I have been teaching Physical and General Chemistry at Macalester College since 1993. My research is focused on the electronic spectroscopy of metal-containing free radicals in the gas phase, particularly their fine and hyperfine structures.
I received my B.A. degree in chemistry in 1985 from Hamline University and my Ph.D. degree in physical chemistry from MIT in 1990. I was a postdoctoral scientist at the National Institute of Standards and Technology from 1990-92 and a NATO Postdoctoral Fellow at the University of Oxford from 1992-93. In this training, I explored the spectroscopy of gas-phase free radicals using a variety of experimental techniques and wavelengths (microwave, far-infrared and visible).
I have had sabbatical leaves in Boulder, Colorado (studying THz spectroscopy of astronomical and atmospheric molecules), Vancouver, British Columbia (electronic spectra of metal triatomics), and Sydney, Australia (REMPI spectroscopy and astrochemistry), as well as a summer spent in Oxford, England (optical spectroscopy of cobalt dichloride).
I take as my professional motto the sentiment expressed by the 19th-century French chemist and statesman Jean-Baptiste Dumas, who once wrote that the greatest joy of my life has been to accomplish original scientific work, and next to that, to lecture to a set of intelligent students. I feel fortunate to be able to do the same here at Macalester College.
I will be spending my sabbatical in Fall 2013 in Europe. First, I will be in the Chemistry Department at ETH Zürich, Switzerland, hosted by Prof. Frédéric Merkt, and then in the Physics Department at the University of Florence, Italy, hosted by Prof. Paolo de Natale. My thanks to both Frédéric and Paolo for their warm welcomes for my visits. I will return to Macalester for the spring semester.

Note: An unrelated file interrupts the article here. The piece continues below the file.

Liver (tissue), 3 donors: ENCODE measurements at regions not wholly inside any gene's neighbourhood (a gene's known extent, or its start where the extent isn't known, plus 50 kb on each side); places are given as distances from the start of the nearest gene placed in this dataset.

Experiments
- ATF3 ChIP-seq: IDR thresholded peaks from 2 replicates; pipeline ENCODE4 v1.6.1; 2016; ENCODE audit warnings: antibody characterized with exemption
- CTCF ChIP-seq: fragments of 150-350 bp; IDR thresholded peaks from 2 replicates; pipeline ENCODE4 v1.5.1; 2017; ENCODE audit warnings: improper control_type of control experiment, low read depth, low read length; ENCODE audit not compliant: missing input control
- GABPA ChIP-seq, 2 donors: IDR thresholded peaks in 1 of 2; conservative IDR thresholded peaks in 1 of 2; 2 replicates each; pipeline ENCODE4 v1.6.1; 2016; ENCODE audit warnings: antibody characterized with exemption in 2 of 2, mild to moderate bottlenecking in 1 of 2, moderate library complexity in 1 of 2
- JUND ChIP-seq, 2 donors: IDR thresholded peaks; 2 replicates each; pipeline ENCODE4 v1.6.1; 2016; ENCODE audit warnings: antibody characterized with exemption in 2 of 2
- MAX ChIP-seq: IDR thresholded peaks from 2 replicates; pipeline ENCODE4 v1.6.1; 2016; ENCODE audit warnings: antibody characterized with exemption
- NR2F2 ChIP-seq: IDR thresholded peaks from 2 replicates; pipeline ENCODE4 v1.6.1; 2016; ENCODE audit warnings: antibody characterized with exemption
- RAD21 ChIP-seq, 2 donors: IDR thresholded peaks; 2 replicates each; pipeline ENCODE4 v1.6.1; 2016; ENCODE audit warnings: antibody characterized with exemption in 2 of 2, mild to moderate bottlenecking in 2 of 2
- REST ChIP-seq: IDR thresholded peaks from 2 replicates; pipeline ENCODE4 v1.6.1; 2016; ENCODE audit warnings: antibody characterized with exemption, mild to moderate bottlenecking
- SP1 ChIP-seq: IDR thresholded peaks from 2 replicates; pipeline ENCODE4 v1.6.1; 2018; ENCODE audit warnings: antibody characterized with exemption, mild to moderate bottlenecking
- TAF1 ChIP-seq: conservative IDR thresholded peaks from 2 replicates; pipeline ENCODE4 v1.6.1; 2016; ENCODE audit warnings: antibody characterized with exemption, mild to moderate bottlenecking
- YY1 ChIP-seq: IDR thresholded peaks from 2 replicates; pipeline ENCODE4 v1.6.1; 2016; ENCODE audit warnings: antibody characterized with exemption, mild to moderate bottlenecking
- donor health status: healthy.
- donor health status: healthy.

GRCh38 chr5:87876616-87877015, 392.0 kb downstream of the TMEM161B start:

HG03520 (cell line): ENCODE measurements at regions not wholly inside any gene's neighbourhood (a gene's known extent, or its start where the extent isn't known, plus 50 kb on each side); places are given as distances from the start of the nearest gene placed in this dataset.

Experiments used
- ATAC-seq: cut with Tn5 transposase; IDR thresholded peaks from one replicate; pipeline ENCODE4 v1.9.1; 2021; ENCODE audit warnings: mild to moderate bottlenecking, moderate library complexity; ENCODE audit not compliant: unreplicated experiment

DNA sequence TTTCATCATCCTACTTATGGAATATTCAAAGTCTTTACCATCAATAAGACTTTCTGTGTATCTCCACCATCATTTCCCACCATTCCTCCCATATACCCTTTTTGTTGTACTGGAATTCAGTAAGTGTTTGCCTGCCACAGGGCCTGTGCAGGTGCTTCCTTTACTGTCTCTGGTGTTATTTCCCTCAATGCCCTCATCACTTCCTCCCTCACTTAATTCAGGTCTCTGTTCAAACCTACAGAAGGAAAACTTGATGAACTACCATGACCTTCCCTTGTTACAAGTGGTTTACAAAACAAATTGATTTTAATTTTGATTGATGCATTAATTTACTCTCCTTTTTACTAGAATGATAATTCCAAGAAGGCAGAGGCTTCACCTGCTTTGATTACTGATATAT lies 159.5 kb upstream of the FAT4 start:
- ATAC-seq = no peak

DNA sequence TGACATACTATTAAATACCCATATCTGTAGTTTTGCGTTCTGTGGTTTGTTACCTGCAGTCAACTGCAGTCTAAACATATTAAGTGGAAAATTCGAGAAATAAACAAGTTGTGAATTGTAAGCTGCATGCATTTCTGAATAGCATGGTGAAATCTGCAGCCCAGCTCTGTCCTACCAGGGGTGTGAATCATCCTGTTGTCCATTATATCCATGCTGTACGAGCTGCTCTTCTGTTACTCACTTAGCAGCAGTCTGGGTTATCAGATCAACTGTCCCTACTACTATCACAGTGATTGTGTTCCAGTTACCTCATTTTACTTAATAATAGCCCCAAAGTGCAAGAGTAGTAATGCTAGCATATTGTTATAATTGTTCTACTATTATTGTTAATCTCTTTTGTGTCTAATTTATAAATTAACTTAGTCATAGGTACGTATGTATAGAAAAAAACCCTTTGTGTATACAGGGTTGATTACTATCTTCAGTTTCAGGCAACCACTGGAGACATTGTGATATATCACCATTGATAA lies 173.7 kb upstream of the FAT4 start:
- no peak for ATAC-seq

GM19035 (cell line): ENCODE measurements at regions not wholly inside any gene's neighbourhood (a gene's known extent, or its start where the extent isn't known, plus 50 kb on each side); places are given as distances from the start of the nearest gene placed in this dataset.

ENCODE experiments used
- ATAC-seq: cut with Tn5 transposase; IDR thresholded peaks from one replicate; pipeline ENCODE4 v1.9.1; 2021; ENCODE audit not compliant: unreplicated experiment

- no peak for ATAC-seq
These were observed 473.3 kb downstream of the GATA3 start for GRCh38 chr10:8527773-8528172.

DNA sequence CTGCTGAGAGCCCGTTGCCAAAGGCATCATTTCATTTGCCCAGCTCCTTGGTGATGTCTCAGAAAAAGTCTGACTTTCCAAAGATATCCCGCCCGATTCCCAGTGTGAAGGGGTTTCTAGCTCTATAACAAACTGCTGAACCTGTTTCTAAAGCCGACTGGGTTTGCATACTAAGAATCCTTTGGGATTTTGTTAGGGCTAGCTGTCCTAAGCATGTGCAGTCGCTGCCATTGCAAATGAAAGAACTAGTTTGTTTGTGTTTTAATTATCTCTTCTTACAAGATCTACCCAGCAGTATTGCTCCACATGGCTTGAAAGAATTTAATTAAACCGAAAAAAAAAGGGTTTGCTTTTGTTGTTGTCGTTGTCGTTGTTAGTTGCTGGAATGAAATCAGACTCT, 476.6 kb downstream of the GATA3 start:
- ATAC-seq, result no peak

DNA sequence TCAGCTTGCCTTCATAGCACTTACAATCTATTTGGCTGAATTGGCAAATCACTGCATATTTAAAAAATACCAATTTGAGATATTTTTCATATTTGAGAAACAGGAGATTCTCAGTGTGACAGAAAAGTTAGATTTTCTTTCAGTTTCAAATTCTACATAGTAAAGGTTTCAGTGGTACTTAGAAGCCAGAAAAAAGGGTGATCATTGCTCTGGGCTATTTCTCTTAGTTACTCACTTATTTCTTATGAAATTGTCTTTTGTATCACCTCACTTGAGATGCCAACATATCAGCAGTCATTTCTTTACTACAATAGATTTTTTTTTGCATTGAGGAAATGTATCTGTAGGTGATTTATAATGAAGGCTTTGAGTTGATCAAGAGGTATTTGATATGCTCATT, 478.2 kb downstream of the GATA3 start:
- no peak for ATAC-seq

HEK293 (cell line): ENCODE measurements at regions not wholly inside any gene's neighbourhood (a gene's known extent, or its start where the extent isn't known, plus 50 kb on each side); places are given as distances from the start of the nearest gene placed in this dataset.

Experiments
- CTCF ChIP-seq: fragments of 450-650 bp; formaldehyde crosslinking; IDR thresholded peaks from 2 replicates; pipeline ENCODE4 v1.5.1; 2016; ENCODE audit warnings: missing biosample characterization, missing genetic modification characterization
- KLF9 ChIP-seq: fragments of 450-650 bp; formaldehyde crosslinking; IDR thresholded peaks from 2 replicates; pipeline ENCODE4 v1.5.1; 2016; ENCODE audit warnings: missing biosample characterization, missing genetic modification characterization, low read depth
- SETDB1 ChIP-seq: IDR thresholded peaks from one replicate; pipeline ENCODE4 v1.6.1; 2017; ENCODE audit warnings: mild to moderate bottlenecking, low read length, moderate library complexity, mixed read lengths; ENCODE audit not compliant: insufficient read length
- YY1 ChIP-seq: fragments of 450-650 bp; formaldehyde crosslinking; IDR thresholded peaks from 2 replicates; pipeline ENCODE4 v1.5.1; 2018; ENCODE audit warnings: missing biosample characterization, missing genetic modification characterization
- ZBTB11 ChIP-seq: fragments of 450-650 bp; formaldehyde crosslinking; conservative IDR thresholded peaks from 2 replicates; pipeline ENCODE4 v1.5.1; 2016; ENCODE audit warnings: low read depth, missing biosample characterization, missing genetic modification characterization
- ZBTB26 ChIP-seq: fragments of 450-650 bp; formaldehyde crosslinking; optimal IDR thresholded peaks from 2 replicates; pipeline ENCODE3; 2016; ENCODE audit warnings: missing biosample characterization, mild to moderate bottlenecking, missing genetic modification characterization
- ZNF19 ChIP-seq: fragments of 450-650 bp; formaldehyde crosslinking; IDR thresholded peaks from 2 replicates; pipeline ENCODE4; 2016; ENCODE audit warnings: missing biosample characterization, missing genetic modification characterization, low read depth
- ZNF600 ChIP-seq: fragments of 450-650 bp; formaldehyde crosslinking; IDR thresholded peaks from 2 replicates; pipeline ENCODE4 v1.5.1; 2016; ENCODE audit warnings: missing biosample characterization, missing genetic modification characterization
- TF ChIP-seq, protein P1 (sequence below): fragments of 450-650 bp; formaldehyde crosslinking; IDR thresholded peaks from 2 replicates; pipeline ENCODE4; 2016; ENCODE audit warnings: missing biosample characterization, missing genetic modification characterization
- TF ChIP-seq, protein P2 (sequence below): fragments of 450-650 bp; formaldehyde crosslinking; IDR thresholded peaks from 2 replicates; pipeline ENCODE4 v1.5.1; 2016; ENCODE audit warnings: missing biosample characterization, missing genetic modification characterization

The 2013 NSF Report on the Baccalaureate Origins of Ph.D. Recipients was just released. Among Primarily Undergraduate Institutions (PUIs), Macalester College has moved up four spots in the rankings over the past five years! We moved from #14 to #10 in terms of the number of eventual Ph.D. recipients per 100 students graduated among all PUIs in the nation. The full NSF report is available here.
Our most recent paper, on the hyperfine structure of the molecule tantalum sulfide, just got published in July, 2012 in the Journal of Molecular Spectroscopy. You can check it out here. My student coauthor Andrew Bendelsmith ('13) will be beginning his Ph.D. studies in physical organic chemistry at Harvard University this fall, funded as an NSF Graduate Research Fellow. Congratulations to Andrew!
In September 2011, Macalester President Brian Rosenberg named me to an endowed chair position as DeWitt Wallace Professor of Chemistry. The benefactor was a Macalester alum and the son of an early President of the College. DeWitt Wallace went on to found the Reader's Digest.
On February 7, 2012, I delivered my Inaugural Lecture as DeWitt Wallace Professor of Chemistry. You can watch this one-hour lecture below:
Macalester ranks #1 in NSF funding among its peer group of nationally ranked liberal arts colleges. [December 2010]
Macalester wrote a piece called Million Dollar Men about Prof. Dan Hornbach and I each raising more than $1 million in external research funding. [July 2010]
You can see a video where I describe what I love about teaching at Macalester. [March 2010]
You can watch the cameo appearance of my Physical Chemistry class in the now famous President's Day at Macalester College YouTube video. [February 2010]
I went bungy jumping at the original A. J. Hackett site on the Kawarau River in New Zealand during my 2007-08 sabbatical at the University of Sydney, Australia. Here is a video of my 141-foot jump. [January 2008]